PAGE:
I suppose one could expect that having a buglist or a defect tracking system should already be pretty standard in a software project. But it’s funny how it’s the basics that gets forgotten or foregone sometimes.
Well, we did have Quality Center set up, but one of the concerns was that the devs weren’t paying attention to it and testers weren’t logging into it. It was a chicken-and-egg thing. Email got inundated with issues, follow-ups and such which kinda sucked since I always got copied into issue email. Eventually, our PM (he got cc’d too) put his foot down and we’ve made the shift back into QC with me goading the testers to use our defect tracker as intended, and with someone from the dev team monitoring the defects with respect to dev assignments. Thankfully, the team has been quite cooperative.
This has also pushed me into tinkering a bit with the reporting capabilities of QC. There are built-in reports that I found to be of use, and I’ve also created my own queries for generating my own reports on defects and test case status.
So far, it’s been working out. With the shift to QC, our email is no longer as abused or misused for defect tracking. We can now misuse it for something else (jk). One major advantage is that we can now, if needed and as needed, easily extract defect data. Instead of having to dig through old email, getting the list of open issues across the many applications that we’re handling at a time is now quite easy. Having all bugs logged into QC also allows for easier detection of red flags e.g., if several testers are reporting similar issues at the same time it’s possible that there’s already a global issue; or if devs are deferring a significant number of defects as non-issues, that could be a red flag on the quality of defect reporting, or that valid issues are getting dismissed.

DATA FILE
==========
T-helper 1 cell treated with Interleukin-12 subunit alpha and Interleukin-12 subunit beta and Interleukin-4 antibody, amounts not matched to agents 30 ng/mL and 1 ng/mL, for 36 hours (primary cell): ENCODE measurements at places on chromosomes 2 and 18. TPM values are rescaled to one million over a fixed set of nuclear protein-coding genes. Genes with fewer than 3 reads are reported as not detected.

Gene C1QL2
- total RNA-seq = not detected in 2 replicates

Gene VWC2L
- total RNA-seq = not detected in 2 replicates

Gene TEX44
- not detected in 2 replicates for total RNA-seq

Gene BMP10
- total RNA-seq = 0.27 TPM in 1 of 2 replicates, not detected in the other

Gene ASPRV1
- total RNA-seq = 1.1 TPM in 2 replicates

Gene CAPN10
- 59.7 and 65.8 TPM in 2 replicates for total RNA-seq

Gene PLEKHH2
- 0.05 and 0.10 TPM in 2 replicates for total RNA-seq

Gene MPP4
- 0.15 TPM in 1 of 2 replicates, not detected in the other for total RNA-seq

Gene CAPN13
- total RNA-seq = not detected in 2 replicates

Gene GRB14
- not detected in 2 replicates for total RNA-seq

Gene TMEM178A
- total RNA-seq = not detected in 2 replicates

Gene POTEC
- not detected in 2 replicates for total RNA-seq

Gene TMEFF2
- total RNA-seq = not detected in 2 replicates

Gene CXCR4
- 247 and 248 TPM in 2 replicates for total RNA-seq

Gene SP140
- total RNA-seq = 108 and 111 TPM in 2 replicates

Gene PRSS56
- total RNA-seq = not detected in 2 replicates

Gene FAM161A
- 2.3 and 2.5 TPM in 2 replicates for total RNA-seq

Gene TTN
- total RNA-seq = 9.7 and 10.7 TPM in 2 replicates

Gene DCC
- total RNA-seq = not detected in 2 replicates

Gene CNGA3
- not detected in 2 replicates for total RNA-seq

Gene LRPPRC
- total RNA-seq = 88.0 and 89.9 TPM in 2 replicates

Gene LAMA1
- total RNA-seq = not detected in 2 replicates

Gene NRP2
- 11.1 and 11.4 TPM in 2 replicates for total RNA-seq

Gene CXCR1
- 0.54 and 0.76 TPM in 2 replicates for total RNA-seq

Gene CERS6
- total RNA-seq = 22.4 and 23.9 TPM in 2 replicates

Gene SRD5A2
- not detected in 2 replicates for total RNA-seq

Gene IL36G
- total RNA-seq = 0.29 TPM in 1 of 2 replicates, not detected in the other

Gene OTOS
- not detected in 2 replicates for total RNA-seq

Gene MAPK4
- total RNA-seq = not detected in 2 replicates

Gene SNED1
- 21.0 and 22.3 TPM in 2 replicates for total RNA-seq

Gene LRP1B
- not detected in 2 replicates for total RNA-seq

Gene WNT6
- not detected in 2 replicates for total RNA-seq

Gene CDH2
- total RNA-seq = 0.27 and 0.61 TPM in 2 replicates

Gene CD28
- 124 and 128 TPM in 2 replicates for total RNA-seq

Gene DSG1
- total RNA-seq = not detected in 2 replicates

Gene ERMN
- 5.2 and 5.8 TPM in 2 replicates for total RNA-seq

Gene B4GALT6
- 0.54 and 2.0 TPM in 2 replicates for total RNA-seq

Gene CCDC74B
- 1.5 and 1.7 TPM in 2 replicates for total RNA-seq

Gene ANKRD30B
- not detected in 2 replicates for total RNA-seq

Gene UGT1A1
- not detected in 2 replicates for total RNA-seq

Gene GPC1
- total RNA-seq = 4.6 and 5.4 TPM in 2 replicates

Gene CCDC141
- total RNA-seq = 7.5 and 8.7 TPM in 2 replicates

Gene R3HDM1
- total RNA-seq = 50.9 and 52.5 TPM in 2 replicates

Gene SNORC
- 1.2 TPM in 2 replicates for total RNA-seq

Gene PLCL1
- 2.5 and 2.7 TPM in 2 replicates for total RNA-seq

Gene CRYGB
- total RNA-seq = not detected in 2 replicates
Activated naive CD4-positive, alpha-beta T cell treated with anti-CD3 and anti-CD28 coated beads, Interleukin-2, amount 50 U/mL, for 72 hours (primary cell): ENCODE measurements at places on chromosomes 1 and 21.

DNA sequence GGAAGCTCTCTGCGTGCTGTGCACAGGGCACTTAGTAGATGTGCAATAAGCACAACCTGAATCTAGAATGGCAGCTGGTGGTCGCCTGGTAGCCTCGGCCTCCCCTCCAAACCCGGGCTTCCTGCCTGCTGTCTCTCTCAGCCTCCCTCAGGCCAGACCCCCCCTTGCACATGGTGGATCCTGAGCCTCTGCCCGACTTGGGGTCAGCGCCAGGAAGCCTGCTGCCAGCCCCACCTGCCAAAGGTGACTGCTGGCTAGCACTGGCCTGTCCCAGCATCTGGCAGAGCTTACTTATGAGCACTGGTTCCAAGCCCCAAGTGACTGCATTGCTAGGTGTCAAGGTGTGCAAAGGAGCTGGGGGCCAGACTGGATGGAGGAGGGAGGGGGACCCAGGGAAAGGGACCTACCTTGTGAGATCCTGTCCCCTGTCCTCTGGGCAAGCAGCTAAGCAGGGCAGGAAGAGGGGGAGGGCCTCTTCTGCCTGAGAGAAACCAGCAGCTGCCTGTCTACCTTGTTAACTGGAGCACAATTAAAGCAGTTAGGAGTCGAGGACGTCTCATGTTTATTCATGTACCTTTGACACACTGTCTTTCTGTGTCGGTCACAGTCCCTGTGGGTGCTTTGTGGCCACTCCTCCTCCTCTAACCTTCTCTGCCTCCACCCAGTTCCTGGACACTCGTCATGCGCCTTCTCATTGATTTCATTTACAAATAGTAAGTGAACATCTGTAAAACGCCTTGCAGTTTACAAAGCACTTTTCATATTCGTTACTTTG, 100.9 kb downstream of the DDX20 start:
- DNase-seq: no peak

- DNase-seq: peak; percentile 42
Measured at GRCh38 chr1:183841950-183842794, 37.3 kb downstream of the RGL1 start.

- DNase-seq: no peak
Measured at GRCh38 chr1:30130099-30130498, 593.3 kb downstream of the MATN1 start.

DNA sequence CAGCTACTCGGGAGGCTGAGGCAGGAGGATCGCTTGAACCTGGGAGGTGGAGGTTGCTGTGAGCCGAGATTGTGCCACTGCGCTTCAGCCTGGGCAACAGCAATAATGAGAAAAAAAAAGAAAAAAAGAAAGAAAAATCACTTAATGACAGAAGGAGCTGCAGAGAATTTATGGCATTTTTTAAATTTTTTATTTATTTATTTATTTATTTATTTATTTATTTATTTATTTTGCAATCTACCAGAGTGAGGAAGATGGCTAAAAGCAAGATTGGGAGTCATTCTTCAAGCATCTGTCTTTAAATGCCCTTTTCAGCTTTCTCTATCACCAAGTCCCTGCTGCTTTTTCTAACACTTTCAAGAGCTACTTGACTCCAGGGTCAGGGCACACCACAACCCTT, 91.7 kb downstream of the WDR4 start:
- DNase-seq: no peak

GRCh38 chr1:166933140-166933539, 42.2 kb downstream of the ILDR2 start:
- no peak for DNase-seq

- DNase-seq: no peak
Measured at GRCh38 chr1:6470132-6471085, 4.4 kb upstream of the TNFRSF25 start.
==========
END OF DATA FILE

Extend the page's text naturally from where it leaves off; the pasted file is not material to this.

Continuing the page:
The lesson learned is simple: use things as intended. Email for comms and the defect tracker for defect tracking. They’re there specifically for those purposes so use them accordingly. And, this is a team thing, so even if the testers were so disciplined in logging the defects, it won’t be as efficient if the devs aren’t using the tool as well. Work to have an alignment within your team so that the available tools can be optimized.